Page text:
I wrote the following post shortly after receiving notice of my discontinuing from provisional deacons status in March of 2017. I had failed to preserve it except in a Facebook post. When I came across it today, I decided to preserve it here on my own blog so that I can recall it someday when all of the dust has settled…..
Anyone who’s been around us “church people” (or any kind of people, for that matter!) for any length of time know about “people pleasing” and “tickling ears”. While clergy may have enjoyed a sense of “control” over churches at one time, clearly church laity has a huge hand in who comes and goes. Now, though, clergy have broken ranks with one another and not only can they not control the congregations like they once did, they cannot control their own Orders and steer the UMC’s expanding vessel in any way other than around in circles, it seems.
Any illusion of “control” by clergy has generally, it has seemed to me, to have been granted to them by laity and earned by mutual respect, charity, and cooperative working together and realizing shared goals in ministry, not by the heavy handedness that has been more apparent in the cases of some situations I have witnessed through the years and that appear to be increasing. In the late 70’s Bill and I were at a church in Montgomery where the laity decided that a godly man’s style was not to their liking …the only thing I ever heard against him was that he didn’t wear a robe and he walked around too much and gesticulated with his hands in ways that were too emphatic. Bill and I loved him. With his warmth, sincerity, and trusting goodwill he led us to begin the journey of discovery of a depth of spirituality for us that was missing in our lives and has continued to be someone I have kept up with through the years in a casual way and I have followed a lot of his publicly published work. Influential laity’s complaints got him moved after a year…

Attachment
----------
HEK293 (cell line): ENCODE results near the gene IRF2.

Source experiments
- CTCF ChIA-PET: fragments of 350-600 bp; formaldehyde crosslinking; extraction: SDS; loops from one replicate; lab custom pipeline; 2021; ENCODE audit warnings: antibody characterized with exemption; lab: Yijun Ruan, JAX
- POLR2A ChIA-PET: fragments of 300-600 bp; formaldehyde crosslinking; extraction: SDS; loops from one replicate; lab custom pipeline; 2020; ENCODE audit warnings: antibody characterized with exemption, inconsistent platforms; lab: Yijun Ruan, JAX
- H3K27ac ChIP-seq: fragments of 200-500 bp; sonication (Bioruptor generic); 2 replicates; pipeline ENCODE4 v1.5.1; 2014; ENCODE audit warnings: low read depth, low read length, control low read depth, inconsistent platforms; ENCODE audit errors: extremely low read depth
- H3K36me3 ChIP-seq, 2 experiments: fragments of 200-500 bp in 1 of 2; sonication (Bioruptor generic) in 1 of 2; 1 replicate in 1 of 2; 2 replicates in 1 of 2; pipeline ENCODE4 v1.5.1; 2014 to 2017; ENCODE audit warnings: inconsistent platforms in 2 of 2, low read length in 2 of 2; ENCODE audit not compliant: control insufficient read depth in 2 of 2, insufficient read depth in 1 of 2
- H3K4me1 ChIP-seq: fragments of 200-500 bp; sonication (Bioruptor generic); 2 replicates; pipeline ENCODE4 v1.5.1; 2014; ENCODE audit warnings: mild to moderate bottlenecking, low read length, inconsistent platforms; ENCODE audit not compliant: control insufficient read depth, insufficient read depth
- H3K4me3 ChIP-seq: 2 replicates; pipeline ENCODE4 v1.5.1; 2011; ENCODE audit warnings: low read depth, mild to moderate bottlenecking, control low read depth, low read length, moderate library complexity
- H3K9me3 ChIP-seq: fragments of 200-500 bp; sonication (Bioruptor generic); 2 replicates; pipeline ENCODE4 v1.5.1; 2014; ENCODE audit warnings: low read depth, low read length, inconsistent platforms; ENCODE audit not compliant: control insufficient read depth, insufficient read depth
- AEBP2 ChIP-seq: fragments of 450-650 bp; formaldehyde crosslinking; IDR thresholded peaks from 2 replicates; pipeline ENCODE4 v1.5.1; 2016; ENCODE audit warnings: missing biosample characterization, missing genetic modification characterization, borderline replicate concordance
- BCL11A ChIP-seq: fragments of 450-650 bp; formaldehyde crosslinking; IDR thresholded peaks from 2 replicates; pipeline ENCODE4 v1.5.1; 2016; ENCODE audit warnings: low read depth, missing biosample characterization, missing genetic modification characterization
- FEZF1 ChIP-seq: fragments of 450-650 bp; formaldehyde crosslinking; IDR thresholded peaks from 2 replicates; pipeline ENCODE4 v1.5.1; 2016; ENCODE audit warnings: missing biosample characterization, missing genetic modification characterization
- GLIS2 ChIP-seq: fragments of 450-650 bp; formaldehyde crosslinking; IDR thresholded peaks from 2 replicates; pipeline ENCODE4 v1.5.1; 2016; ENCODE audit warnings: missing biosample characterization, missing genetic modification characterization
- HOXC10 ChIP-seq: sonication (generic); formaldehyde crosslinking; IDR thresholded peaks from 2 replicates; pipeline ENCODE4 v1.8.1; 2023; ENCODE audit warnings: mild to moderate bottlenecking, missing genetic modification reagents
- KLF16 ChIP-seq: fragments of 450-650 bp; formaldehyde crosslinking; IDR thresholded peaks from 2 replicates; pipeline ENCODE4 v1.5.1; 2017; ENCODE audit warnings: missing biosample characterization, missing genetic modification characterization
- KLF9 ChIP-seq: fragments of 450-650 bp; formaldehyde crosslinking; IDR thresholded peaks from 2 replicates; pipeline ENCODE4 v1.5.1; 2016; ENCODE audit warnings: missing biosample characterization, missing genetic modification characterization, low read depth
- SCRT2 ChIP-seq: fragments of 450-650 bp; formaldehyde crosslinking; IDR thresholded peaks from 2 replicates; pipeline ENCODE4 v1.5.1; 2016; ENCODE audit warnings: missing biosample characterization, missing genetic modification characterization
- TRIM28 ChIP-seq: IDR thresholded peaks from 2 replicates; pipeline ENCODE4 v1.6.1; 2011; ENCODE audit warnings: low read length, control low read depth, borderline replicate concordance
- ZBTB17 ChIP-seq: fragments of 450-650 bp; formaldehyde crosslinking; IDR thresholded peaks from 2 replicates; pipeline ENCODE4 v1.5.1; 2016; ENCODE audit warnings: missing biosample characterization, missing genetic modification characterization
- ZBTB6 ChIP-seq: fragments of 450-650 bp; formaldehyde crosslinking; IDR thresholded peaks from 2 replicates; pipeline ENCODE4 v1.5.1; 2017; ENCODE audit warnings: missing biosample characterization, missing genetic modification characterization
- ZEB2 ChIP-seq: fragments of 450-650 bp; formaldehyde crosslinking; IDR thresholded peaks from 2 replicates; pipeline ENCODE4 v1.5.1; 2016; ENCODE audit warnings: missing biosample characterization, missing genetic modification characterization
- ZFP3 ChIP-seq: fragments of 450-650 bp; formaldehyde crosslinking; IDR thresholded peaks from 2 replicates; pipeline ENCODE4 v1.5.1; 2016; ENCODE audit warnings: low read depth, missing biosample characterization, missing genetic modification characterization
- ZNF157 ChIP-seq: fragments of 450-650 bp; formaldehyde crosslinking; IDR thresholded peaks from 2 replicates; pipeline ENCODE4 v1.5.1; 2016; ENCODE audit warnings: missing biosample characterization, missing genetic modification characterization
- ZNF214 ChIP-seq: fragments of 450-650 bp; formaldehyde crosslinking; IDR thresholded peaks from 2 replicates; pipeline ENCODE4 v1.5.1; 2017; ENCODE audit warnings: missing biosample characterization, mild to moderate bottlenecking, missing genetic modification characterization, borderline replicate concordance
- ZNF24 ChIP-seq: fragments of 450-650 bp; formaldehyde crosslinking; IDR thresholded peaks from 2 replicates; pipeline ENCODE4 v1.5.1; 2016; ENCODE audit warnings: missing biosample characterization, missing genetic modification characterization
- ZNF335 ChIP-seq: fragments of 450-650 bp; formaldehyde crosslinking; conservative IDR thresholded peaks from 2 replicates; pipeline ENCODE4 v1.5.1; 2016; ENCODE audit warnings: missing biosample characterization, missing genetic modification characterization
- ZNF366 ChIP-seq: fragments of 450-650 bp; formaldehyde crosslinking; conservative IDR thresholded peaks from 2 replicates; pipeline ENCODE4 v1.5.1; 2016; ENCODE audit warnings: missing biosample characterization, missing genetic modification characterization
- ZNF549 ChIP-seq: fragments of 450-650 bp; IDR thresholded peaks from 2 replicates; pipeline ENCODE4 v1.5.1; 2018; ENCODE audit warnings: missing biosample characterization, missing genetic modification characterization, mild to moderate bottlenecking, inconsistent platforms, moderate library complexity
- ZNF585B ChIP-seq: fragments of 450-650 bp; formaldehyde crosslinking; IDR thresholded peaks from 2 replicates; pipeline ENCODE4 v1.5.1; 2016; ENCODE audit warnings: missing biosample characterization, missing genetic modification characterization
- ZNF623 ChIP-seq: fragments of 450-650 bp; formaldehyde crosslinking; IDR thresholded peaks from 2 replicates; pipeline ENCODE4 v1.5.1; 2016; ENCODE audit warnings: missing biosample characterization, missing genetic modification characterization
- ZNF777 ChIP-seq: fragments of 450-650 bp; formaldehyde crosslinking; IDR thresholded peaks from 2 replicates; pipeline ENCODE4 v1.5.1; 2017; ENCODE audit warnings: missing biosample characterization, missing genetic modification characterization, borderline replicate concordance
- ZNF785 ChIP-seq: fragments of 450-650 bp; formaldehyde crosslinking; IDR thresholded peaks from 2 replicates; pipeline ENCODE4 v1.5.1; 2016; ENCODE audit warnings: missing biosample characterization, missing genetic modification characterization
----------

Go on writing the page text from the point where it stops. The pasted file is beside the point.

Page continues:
Later in another situation a wonderfully gifted teacher/preacher was dismissed from ministry altogether (or left because of the unacceptable options afforded him) because he insisted on preaching in keeping with how God led him to instead to suit people who had agendas contrary to his bilbical teaching. A few church appointments with laity resisting him and his family and he was forced out. He, too, helped us grow tremendously and we were grieved by the way he was treated by the local congregation and his supervisors.
But none of that drove us from weekly involvement in church or our love for the pastors we’ve known and been privileged to have as our own or away from our support for UMC overall with all of what we had to offer…until these past few years and the deepening rift between polarized forces and what has appeared to be the unwillingness or inability of leaders in the UMC to offer productive guidance to bring the increasing disappointment with the church’s political divisions to an end. So many people have quietly slipped out of the pews, wanting nothing to do with wishy-washy religion driven by political and social issues…They were looking for relationship with Christ. Can that still be found in the UMC?. Absolutely, and increasingly without regard to institutionally authoritative levels….but rather at the local church level. Churches are changing logos, removing the appearance of connection with the UMC, even. It makes me sad.
The Wesleyan tradition has been and will continue to be a blessing to me and those I have the privilege of serving. I know that God is at work in all of this mess….mine, the church’s, the world’s….and I trust God to resolve all of it according to his will. In the meantime I have my marching orders, “Get up each day and do what you are supposed to do… be faithful in teaching those that I bring to you.”